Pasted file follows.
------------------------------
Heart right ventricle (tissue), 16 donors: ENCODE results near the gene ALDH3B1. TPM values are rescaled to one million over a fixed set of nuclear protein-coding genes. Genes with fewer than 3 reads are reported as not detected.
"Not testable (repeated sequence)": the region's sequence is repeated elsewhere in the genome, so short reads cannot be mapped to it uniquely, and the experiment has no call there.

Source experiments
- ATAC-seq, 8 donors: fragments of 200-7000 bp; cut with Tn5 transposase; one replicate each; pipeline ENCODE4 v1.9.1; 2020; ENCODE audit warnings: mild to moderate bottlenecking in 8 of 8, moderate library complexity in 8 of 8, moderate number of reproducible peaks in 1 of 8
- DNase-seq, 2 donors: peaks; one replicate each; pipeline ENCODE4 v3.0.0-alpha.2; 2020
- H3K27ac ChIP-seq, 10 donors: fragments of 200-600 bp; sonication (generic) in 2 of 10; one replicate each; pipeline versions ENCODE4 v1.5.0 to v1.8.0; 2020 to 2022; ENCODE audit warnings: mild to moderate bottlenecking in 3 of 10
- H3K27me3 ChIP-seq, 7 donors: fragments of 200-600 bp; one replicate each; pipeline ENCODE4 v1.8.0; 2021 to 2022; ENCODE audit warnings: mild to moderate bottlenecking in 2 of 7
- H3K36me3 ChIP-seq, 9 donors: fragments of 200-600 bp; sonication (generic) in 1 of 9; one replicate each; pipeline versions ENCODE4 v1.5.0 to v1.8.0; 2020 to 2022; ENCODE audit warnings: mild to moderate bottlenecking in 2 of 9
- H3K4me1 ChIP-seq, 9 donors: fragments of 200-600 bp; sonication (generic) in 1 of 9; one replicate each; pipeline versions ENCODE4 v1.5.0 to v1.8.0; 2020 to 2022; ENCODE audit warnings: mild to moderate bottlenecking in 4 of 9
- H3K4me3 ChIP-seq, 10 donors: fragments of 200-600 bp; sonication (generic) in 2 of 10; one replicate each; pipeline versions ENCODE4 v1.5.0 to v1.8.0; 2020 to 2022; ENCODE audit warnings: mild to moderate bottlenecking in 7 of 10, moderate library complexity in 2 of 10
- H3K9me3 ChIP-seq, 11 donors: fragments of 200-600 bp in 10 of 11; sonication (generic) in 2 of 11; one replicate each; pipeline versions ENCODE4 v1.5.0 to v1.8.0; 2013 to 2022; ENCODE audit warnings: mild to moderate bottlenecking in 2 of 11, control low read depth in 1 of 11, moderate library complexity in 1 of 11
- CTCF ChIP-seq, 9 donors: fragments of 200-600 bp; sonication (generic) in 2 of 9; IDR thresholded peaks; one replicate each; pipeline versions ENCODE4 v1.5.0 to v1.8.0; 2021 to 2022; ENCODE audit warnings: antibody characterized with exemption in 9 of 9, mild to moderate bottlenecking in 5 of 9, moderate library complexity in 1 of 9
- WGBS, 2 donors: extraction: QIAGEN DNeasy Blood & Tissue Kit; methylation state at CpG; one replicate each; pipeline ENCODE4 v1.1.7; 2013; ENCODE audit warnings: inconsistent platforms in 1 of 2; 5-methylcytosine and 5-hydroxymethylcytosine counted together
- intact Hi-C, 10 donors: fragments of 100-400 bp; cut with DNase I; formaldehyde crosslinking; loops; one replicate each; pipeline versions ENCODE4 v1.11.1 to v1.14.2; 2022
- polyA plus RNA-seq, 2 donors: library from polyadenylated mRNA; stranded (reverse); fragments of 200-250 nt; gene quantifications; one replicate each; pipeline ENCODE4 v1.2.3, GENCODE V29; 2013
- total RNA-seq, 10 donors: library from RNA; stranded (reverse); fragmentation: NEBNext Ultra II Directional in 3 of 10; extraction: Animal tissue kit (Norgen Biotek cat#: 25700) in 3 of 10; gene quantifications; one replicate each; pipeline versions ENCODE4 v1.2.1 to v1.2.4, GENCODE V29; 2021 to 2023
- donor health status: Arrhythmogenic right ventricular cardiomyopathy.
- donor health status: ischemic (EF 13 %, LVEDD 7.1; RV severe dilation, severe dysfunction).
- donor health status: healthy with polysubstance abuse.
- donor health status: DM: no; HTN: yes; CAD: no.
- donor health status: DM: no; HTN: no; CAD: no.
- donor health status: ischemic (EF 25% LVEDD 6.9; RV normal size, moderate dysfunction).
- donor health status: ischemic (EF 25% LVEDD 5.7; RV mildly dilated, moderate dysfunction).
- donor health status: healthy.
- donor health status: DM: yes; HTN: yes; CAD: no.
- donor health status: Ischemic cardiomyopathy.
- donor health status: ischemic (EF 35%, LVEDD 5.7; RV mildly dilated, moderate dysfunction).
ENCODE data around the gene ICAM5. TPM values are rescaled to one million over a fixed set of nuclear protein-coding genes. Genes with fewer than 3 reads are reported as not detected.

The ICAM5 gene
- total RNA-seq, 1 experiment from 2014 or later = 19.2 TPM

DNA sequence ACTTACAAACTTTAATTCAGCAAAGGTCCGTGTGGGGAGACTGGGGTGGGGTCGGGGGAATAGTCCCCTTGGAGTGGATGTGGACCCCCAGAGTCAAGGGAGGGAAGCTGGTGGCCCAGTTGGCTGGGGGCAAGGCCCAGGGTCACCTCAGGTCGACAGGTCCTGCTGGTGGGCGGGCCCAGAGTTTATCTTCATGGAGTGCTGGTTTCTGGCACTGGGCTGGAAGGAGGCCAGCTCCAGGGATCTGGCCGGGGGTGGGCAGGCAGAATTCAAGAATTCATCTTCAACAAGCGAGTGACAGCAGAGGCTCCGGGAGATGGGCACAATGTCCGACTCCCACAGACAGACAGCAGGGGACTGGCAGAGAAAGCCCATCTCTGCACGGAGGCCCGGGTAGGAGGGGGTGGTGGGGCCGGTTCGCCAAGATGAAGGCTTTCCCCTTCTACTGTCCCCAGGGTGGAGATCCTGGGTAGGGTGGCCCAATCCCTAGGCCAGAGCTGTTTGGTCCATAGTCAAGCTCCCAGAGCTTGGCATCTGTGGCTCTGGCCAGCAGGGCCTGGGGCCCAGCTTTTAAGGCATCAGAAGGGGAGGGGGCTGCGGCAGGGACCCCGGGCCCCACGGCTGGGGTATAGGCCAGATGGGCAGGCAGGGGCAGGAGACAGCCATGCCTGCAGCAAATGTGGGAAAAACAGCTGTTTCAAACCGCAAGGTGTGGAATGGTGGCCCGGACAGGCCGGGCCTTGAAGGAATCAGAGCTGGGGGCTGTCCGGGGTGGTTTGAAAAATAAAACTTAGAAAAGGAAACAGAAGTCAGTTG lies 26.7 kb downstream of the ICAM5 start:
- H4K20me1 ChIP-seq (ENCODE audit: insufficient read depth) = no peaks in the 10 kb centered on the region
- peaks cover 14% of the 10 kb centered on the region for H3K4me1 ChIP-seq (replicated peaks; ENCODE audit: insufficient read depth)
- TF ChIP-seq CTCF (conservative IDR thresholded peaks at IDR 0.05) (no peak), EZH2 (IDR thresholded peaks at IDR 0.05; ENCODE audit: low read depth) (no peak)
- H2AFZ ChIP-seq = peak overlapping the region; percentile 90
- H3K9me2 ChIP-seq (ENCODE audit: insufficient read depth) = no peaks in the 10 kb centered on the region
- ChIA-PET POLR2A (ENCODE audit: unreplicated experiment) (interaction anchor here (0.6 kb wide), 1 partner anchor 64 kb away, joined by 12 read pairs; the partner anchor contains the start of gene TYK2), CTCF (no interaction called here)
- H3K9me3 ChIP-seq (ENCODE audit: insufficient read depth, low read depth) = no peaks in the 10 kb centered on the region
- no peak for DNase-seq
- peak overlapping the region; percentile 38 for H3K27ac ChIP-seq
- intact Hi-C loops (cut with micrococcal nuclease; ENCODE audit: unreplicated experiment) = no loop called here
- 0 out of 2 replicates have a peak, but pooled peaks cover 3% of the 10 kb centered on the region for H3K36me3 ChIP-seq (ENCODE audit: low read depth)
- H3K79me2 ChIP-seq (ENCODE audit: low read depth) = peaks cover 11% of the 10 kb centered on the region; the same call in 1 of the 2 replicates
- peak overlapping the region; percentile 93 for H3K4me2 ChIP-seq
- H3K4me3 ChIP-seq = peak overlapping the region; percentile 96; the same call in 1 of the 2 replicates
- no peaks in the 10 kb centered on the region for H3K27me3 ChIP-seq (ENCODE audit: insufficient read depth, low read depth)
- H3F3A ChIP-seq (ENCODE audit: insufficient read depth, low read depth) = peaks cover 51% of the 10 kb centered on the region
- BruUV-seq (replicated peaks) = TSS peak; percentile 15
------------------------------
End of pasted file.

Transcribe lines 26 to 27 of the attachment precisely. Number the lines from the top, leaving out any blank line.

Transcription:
- donor health status: Ischemic cardiomyopathy.
- donor health status: ischemic (EF 35%, LVEDD 5.7; RV mildly dilated, moderate dysfunction).